Manchester Museum

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Main entrance of Manchester Museum. © Nick Higham 2004

The Manchester Museum is owned by the University of Manchester. It is one of the top three university museums in the United Kingdom. It sits at the heart of the University's Neo-gothic buildings. It provides access to about six million items from every continent of the globe. Butterflies and carvings from India; birds and bark-cloth from the Pacific; live frogs and ancient pottery from The Americas; fossils and native art from Australia; mammals and ancient Egyptian craftsmanship from Africa; plants, coins and minerals from Europe; art from past civilisations of the Mediterranean; and beetles, armour and archery from Asia. The museum has acquired a cast of a fossilised Tyrannosaurus rex from South Dakota called "Stan", which was unveiled on 4 November 2004.

The origins of the Museum lie in the great quest for knowledge and improvement in medicine, science and art that has been the hallmark of the world’s first industrial city. This was fuelled by the wealth created by Manchester’s international trade in textiles from the late eighteenth century.

The first collections were assembled by the Manchester Society of Natural History, formed in 1821, and in 1850 the collections of the Manchester Geological and Mining Society were added.

Unfortunately the societies encountered financial difficulties and, on the advice of the great evolutionary biologist Thomas Huxley, Owen’s College (now the University of Manchester) accepted responsibility for the collections in 1867.

The college commissioned Alfred Waterhouse, the architect of London’s Natural History Museum, to design a museum to house these collections for the benefit of students and the public on a new site in Oxford Road. The Manchester Museum was opened to the public in 1885.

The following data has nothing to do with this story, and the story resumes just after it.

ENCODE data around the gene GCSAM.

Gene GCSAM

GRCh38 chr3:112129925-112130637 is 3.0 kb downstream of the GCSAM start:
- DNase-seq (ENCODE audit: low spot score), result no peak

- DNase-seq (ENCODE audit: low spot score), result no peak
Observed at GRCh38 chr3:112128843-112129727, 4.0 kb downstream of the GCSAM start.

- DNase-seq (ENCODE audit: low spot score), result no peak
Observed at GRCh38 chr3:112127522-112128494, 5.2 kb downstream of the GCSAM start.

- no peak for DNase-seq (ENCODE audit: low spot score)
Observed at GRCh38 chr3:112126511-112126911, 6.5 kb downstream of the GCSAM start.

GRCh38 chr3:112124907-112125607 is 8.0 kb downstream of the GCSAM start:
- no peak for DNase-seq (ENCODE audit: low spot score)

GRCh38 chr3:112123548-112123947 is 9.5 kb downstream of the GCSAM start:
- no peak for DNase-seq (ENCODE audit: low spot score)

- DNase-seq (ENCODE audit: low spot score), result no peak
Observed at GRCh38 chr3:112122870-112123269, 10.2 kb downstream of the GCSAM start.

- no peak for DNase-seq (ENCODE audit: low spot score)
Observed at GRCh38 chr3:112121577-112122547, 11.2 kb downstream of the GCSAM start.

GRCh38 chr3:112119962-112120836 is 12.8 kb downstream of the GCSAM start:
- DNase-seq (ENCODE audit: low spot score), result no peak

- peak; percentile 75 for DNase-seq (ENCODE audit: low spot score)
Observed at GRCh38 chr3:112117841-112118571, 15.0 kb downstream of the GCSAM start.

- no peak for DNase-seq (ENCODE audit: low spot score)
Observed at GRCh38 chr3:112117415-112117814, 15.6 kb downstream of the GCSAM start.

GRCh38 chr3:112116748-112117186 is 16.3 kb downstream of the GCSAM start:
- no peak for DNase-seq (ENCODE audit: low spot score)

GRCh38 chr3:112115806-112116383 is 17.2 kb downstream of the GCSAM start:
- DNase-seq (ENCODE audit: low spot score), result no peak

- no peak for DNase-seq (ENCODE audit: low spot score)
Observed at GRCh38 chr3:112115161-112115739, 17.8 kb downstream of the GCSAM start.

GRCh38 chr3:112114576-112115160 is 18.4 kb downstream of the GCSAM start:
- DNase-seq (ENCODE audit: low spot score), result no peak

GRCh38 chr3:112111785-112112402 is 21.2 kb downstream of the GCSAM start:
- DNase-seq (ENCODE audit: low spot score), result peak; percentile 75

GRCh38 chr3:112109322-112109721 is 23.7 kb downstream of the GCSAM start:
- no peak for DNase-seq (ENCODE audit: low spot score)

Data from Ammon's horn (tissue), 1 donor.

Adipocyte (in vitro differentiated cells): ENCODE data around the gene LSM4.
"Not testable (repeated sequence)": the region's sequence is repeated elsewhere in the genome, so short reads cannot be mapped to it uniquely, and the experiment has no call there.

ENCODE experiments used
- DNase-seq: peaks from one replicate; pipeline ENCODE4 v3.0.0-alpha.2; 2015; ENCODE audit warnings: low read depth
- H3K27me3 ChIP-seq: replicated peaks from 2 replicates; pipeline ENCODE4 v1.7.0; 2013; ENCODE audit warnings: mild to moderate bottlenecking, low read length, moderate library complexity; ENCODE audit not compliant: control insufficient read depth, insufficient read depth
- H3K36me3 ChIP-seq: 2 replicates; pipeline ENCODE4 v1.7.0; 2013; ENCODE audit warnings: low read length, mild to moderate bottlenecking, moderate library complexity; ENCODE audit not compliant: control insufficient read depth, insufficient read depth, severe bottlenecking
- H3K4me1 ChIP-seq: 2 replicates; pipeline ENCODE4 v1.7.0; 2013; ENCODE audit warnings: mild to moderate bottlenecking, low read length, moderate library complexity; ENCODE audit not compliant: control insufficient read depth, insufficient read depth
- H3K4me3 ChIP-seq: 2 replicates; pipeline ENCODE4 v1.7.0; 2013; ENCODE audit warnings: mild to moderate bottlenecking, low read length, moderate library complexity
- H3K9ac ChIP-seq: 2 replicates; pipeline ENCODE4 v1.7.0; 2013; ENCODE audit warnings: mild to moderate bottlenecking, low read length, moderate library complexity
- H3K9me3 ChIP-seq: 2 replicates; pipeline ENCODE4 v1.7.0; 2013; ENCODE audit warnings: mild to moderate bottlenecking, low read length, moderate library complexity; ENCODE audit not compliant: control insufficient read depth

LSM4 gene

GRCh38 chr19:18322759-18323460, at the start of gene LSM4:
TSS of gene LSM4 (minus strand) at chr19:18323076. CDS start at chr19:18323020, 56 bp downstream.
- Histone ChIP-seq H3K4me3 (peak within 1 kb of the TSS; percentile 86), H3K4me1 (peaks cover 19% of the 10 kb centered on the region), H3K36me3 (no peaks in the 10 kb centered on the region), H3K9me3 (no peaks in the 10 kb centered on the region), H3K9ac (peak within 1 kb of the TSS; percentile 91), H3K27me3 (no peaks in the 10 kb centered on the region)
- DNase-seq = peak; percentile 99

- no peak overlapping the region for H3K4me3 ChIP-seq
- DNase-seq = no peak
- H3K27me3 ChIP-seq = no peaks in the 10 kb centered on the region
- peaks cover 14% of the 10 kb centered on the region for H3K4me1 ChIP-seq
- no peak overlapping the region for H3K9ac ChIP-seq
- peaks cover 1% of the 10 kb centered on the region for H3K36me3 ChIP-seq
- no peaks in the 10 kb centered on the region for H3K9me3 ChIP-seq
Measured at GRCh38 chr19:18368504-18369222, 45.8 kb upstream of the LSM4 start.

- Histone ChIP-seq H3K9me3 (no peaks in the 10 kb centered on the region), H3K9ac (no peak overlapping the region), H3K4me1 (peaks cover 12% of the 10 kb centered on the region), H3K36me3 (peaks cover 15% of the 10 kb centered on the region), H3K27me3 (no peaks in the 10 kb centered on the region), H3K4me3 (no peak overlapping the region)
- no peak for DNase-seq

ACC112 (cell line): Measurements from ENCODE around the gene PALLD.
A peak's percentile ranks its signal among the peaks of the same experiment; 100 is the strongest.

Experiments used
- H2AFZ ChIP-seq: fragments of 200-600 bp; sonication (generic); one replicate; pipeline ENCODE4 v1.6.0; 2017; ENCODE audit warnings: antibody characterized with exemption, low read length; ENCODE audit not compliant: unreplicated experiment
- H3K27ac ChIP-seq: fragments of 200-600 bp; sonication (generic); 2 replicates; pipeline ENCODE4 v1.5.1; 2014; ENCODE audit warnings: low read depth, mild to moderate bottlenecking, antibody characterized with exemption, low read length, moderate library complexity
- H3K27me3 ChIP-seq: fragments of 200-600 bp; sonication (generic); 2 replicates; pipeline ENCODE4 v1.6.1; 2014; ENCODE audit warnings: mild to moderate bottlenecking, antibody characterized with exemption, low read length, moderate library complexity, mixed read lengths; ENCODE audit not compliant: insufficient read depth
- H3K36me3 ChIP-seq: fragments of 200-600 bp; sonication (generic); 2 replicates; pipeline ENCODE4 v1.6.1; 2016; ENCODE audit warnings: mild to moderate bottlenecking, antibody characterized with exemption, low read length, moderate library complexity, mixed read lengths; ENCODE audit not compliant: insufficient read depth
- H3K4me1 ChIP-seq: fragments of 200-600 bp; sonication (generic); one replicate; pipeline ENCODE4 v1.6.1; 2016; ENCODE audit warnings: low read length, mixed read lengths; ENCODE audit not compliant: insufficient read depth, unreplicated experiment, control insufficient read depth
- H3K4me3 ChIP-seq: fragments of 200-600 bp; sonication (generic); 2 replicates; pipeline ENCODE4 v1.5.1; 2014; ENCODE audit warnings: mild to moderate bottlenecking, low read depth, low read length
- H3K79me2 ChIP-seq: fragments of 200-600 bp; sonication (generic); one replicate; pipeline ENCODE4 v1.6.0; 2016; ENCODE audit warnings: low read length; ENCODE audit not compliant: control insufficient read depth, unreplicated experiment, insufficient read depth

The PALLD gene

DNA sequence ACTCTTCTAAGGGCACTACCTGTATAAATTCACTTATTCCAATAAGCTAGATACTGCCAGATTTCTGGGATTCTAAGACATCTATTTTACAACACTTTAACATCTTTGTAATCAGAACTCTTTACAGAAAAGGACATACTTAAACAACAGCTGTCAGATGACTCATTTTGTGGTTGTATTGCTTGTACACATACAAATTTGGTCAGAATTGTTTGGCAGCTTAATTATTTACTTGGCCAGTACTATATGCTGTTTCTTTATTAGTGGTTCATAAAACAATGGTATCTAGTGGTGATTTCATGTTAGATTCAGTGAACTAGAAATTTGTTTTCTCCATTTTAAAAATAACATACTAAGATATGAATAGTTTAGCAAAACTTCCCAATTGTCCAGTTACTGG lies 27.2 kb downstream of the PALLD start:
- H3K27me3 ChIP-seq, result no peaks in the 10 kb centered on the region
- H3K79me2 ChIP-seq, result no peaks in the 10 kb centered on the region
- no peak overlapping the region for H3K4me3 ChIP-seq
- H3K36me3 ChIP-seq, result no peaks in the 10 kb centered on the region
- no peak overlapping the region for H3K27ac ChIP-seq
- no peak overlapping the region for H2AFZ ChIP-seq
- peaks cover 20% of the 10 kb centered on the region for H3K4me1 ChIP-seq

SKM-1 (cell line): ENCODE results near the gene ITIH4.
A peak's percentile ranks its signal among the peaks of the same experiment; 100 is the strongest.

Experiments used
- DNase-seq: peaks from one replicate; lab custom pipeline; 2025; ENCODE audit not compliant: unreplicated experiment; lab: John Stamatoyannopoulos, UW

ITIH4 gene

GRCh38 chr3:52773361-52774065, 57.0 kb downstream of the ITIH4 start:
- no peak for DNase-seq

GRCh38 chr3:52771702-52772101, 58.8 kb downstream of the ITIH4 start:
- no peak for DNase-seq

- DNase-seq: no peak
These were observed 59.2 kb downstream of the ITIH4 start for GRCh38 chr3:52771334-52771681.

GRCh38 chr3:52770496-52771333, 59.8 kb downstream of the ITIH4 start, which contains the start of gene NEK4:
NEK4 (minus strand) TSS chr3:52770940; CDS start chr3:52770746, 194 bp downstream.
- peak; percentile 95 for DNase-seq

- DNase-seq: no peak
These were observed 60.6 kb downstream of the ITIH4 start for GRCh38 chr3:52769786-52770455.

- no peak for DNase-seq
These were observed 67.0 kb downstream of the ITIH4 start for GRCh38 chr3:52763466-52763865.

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"Stan" the T rex at Manchester Museum on 4 November 2004 when he was first exhibited.

Two subsequent extensions mirror the development of the collections. The 1912 ‘pavilion’ was largely funded by Jesse Haworth, a local textile merchant, to house the archaeological and Egyptological collections acquired through excavations he had supported. The 1927 extension was built to house the ethnographic collections. The Gothic Revival street frontage has been ingeniously integrated by three generations of the Waterhouse family.

In 1997 the Museum was awarded a £12.5 million grant from the Heritage Lottery Fund and this, together with monies from the European Regional Development Fund, The University of Manchester, The Wellcome Trust, The Wolfson Foundation and other sponsors has enabled the Museum to undertake the refurbishment and building which opened in 2003.

In 2004 the museum acquired a cast of a fossil Tyrannosaurus rex which is mounted in a running posture. "Stan" as he is called is the second most complete T. rex ever found and was excavated in 1992 in South Dakota, USA by Stan Sacrison. The cast has been brought back by a team of paleontologists from the University of Manchester led by Phil Manning.

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